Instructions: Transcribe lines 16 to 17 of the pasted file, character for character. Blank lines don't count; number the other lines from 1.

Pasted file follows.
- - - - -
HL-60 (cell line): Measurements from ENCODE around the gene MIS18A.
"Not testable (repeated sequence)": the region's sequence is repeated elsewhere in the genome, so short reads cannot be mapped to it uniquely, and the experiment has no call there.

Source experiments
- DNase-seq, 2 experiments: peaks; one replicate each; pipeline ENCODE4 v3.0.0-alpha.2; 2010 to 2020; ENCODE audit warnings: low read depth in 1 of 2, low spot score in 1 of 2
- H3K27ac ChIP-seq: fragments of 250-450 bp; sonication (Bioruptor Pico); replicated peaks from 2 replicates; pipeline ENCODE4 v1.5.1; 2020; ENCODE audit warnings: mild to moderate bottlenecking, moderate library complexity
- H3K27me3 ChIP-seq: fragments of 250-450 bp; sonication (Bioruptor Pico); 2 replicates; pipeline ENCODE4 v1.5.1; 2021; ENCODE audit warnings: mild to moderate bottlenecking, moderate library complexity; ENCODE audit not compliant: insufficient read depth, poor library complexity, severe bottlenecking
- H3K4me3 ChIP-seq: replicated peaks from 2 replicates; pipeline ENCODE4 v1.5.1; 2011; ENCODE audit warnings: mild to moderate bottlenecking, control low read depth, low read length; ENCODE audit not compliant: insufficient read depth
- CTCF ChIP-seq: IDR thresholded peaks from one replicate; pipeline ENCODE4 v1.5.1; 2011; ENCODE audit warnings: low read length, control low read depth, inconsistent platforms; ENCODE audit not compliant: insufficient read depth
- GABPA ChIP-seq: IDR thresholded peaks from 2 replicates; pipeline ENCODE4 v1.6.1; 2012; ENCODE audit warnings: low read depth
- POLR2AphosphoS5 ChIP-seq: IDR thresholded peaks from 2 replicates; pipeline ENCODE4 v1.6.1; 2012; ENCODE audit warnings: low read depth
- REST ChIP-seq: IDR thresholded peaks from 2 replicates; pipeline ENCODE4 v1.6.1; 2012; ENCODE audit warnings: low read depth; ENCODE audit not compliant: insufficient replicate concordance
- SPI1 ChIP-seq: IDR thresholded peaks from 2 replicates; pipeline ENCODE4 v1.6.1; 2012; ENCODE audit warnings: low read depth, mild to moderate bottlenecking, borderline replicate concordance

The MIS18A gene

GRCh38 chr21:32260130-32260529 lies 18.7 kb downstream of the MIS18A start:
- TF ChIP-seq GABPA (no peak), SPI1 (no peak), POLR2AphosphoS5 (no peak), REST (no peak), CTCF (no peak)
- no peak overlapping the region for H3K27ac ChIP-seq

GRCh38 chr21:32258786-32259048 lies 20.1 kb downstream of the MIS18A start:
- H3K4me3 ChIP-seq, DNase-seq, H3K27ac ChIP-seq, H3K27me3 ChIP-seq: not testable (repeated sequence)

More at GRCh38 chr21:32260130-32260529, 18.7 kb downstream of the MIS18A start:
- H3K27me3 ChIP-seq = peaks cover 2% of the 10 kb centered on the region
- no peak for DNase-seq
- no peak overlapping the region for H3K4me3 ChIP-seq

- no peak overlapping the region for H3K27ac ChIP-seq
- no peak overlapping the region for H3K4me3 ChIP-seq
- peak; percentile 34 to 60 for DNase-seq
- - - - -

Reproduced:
- no peak overlapping the region for H3K27ac ChIP-seq

GRCh38 chr21:32258786-32259048 lies 20.1 kb downstream of the MIS18A start: